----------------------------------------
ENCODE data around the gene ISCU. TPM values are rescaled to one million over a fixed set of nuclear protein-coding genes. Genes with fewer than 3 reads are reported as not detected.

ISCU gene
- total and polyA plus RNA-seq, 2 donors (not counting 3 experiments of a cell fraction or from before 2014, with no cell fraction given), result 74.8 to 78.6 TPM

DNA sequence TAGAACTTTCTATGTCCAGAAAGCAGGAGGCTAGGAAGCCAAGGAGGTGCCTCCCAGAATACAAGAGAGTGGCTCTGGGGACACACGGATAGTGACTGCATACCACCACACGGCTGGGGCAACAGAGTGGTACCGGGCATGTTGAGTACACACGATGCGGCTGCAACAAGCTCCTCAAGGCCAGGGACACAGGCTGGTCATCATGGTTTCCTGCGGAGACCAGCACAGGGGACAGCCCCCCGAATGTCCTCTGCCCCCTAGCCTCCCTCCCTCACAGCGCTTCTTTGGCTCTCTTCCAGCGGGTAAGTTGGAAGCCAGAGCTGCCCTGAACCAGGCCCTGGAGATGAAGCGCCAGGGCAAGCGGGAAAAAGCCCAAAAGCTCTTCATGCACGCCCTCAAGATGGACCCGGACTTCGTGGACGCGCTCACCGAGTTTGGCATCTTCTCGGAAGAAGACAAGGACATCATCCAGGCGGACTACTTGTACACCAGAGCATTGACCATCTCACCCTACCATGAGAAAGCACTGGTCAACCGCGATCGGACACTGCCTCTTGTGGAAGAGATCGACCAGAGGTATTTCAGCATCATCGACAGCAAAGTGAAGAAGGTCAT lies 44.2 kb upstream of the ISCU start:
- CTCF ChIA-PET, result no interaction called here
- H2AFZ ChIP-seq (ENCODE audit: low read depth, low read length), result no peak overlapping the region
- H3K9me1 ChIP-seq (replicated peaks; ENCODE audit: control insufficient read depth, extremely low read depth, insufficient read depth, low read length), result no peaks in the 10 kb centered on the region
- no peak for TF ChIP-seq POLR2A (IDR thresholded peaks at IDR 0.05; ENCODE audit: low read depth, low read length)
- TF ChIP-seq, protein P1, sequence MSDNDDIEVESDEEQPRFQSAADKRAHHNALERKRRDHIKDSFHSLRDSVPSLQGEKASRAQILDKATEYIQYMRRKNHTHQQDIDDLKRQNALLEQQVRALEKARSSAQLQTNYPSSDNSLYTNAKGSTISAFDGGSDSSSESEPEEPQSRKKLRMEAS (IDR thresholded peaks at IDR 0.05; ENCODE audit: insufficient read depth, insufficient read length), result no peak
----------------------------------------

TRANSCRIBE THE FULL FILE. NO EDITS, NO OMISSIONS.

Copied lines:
ENCODE data around the gene ISCU. TPM values are rescaled to one million over a fixed set of nuclear protein-coding genes. Genes with fewer than 3 reads are reported as not detected.

ISCU gene
- total and polyA plus RNA-seq, 2 donors (not counting 3 experiments of a cell fraction or from before 2014, with no cell fraction given), result 74.8 to 78.6 TPM

DNA sequence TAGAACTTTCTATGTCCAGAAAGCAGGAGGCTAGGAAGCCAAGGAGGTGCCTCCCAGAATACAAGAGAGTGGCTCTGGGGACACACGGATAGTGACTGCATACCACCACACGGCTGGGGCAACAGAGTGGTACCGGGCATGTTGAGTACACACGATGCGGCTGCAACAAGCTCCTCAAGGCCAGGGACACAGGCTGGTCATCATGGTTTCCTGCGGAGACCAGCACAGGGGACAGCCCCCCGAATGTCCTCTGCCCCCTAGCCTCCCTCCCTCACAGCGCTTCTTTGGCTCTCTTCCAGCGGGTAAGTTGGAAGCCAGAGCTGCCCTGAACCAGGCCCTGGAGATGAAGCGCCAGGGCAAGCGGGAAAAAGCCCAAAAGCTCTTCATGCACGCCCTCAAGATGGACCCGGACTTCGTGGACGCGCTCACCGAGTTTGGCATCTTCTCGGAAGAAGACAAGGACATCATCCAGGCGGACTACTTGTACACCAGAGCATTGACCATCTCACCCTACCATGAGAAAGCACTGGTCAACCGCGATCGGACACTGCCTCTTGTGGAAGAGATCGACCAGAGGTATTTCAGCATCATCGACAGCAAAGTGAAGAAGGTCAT lies 44.2 kb upstream of the ISCU start:
- CTCF ChIA-PET, result no interaction called here
- H2AFZ ChIP-seq (ENCODE audit: low read depth, low read length), result no peak overlapping the region
- H3K9me1 ChIP-seq (replicated peaks; ENCODE audit: control insufficient read depth, extremely low read depth, insufficient read depth, low read length), result no peaks in the 10 kb centered on the region
- no peak for TF ChIP-seq POLR2A (IDR thresholded peaks at IDR 0.05; ENCODE audit: low read depth, low read length)
- TF ChIP-seq, protein P1, sequence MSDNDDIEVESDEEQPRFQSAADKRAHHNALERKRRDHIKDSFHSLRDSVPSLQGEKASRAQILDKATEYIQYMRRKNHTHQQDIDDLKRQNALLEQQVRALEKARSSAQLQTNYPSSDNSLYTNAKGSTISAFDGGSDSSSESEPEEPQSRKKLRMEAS (IDR thresholded peaks at IDR 0.05; ENCODE audit: insufficient read depth, insufficient read length), result no peak